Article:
AT&T Corp. has formally agreed to eventually allow rival Internet services to use its cable lines to provide high-speed computer connections, knowledgeable sources said last night.

AT&T's new policy is aimed at defusing a high-stakes controversy over who controls access to the next generation of the Internet, or "broadband." Ever since it purchased Tele-Communications Inc., the nation's largest collection of cable systems, and declared it would honor an agreement requiring that its customers buy high-speed Internet access from its exclusive provider, the company has been under fire in the courts and in several municipalities.

But AT&T has now struck an agreement in principle with MindSpring Enterprises Inc., the nation's second-largest Internet service provider, formally committing itself to a new "open access" policy, sources said. The two companies plan to send a letter on Monday detailing the agreement to Federal Communications Commission Chairman William E. Kennard. AT&T plans to highlight the new policy at a meeting the same day with hundreds of Wall Street analysts, the sources said.

The agreement will gain the signature of Kenneth Fellman, chairman of an FCC advisory board that represents local governments, sources said. The signatories have been holding talks steadily since July at Kennard's urging.

Rival Internet providers and consumer advocates last night acknowledged the deal as a step in the right direction, one that would limit AT&T's ability to control traffic over the global computer system. But some stressed it is no more than a concurrence between two companies and provides no assurance that all providers will be able to reach their customers through AT&T's network. AT&T's most powerful adversary, America Online Inc., the nation's largest Internet provider, is not a party to the deal, and was not included in the talks. Officials there declined to comment last night.

"It's a good thing as far as an example goes, but the fact they've done a deal with MindSpring doesn't solve the underlying issue: AT&T wants control of the customer," said Barbara Dooley, president of the U.S. Internet Service Provider Association, which represents about 1,000 companies.

Though the letter does not amount to a binding business contract, it proclaims agreement on the principles of open access that should prevail in contracts to come. A cable industry official said the deal was aimed at dissuading regulators from wading into the issue, while pressuring AOL to "come negotiate. Get your own deal. Don't go crying to the government."

"It sends the message that the industry can work this issue out," another source said. "We don't need the regulators getting involved."

But one party to the talks, consumer advocate Andrew Schwartzman, president of the Media Access Project, will not sign the agreement, maintaining that AT&T has not gone far enough to ensure it won't impede its rivals.

"What they're trying to do is very much a step in the right direction," Schwartzman said last night, "but it isn't open access."

Open access has become a pivotal issue within the technology world ever since AT&T bet its future on cable, spending $120 billion. It plans to upgrade its cable wires into conduits for high-speed Internet connections, telephone service and video entertainment.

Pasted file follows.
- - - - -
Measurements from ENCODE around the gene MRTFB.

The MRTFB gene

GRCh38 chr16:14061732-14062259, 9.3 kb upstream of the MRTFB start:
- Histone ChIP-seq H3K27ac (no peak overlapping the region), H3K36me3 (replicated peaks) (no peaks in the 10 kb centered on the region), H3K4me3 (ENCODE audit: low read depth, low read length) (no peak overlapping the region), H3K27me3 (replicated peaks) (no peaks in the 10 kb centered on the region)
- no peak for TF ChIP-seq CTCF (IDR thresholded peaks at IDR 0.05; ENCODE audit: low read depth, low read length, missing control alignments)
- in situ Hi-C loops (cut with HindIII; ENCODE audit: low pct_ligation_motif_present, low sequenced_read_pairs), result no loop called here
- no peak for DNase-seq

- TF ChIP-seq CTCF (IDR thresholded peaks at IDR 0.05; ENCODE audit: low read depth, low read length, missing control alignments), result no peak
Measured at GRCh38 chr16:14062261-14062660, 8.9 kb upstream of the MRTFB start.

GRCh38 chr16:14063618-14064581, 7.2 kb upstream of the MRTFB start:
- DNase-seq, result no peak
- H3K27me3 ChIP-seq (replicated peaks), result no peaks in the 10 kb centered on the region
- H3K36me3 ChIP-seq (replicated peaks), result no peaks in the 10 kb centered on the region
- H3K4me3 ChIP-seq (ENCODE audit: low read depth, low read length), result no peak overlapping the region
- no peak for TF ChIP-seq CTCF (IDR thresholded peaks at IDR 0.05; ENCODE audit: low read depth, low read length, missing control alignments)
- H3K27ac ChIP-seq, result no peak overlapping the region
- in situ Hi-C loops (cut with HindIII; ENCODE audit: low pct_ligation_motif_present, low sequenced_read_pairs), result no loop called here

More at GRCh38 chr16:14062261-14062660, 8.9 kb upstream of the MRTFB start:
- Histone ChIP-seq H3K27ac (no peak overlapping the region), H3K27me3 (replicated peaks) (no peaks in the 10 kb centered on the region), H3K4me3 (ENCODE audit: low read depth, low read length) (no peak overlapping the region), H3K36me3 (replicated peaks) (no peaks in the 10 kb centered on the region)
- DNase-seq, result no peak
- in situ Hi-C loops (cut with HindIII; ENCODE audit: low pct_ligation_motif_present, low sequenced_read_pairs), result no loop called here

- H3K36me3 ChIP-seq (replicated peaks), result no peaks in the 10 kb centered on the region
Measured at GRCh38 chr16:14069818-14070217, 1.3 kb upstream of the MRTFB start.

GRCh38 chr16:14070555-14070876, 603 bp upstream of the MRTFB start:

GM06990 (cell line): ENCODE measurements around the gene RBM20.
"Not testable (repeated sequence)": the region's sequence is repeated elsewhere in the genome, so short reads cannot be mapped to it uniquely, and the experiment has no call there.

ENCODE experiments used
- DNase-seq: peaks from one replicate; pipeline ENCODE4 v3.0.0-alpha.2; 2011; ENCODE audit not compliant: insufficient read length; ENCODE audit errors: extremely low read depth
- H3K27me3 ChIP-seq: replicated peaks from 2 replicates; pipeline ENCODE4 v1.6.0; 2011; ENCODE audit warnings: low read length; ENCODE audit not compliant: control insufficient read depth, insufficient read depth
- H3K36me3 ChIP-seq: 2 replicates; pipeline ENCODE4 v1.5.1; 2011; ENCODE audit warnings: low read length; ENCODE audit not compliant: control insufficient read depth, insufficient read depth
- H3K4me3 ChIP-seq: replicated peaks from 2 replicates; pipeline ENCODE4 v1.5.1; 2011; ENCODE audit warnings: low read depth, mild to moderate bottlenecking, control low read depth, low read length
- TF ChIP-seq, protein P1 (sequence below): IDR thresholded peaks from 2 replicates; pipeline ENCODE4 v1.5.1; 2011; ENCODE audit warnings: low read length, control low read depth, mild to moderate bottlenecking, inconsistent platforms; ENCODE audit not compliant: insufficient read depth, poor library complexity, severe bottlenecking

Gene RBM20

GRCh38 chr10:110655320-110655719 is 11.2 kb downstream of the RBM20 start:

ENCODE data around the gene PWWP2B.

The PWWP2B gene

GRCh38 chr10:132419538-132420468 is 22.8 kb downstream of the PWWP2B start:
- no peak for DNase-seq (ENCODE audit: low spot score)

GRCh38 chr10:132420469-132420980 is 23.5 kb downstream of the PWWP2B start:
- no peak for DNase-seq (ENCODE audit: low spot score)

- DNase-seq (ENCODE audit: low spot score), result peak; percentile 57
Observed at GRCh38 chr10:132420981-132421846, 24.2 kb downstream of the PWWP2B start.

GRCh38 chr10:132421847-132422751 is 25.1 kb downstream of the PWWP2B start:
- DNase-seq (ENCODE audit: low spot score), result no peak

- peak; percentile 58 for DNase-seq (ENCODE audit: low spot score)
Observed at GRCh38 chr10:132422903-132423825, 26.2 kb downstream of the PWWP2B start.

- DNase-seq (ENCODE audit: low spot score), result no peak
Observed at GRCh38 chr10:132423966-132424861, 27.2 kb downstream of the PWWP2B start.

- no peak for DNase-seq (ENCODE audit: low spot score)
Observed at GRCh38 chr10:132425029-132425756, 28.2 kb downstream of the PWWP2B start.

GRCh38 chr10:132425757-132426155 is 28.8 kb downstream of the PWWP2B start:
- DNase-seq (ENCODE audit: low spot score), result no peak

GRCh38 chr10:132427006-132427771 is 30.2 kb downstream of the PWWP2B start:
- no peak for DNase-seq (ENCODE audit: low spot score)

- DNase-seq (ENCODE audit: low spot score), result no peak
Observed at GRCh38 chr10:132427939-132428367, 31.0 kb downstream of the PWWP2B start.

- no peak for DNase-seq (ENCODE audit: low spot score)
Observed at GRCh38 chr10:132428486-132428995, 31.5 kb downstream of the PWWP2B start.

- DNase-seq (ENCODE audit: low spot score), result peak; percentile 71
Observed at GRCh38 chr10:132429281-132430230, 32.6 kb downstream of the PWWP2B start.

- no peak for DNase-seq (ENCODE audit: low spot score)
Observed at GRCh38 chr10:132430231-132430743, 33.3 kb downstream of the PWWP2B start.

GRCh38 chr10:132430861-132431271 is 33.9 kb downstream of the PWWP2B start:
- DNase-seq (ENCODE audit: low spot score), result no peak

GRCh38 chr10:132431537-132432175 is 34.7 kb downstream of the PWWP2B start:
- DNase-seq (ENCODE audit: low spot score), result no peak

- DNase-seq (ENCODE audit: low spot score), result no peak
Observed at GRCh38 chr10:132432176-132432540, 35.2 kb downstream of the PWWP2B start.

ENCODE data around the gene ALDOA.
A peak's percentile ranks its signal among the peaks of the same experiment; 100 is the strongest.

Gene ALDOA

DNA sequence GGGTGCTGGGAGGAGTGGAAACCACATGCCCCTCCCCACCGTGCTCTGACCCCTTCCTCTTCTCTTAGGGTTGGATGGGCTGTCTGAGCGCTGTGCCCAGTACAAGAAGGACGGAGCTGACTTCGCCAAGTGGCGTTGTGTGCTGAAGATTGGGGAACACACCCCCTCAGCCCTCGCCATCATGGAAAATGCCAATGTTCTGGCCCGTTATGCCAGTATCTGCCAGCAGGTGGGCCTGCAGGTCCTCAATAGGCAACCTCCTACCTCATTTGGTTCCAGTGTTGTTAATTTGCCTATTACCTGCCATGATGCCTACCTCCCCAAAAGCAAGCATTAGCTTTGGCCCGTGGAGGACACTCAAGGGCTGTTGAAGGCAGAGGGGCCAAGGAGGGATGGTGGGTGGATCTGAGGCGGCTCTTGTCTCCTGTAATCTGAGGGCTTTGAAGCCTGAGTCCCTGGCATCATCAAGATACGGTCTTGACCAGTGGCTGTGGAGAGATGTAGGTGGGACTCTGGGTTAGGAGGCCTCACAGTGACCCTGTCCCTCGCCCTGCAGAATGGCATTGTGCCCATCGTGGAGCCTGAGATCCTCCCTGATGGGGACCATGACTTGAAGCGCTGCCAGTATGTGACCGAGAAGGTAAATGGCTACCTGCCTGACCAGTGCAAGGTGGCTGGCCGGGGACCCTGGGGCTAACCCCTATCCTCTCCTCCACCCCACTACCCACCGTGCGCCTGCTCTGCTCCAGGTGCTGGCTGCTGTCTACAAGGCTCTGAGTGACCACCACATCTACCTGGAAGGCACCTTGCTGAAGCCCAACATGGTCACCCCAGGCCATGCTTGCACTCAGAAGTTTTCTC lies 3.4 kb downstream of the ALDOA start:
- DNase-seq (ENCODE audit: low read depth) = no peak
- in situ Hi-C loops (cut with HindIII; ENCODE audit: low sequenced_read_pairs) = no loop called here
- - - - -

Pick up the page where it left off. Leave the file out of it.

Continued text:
AT&T's largest cable purchase, Tele-Communications Inc., carries with it a contract requiring that all high-speed customers connect to the Internet via Excite At Home, which manages AT&T's data network and oversees a popular Internet page with links to myriad destinations. AT&T has long pledged that it will honor that contract through its expiration at the end of 2002.

That position has brought AT&T no end of grief. Consumer advocates maintain that AT&T could use its exclusive arrangement to undermine the free-flowing ethic of the Internet, funneling traffic to preferred customers while discouraging traffic elsewhere. They say that would end the days when anyone with an idea and a modem can compete with the biggest brand names.

But AT&T says that's rhetoric. One of the most fervent proponents of open access is AOL. As AT&T portrays it, AOL is motivated not by principle, but by basic economics: It wants a free ride to customers on AT&T's cable systems. The two companies have long discussed an arrangement that would allow AOL to sell its service over AT&T's wires but have stalled on two key matters: price, and who controls the relationship with the customer, sources said.

The city of Portland, Ore., adopted rules forcing AT&T to allow rival Internet service providers to connect with customers over its cable wires. AT&T filed suit. After a preliminary ruling for the city, the two parties await a ruling from the 9th U.S. Circuit Court of Appeals.

But Kennard and the FCC have declined to step in, asserting that cable Internet service is a nascent industry, one no one yet dominates. Regulating now might discourage the investment crucial to upgrading the systems and giving consumers faster connections, Kennard argues.

AT&T has already said it plans to allow open access once the Excite At Home contract expires, though never so formally as now.

Schwartzman said he walked out of the talks that led to the agreement two weeks ago after AT&T refused to include language specifically promising not to discriminate against Internet content providers, and refused to budge on the question of who would control the billing relationship with the customer.

"They insist on controlling the relationship with the customer," Schwartzman said.

But a source with knowledge of AT&T's plans said the company's open access agreement does in fact provide flexibility on both scores. "Everyone is going to be offered similar terms and conditions," the source said, adding that Internet providers will be able to bill customers directly for the services they provide.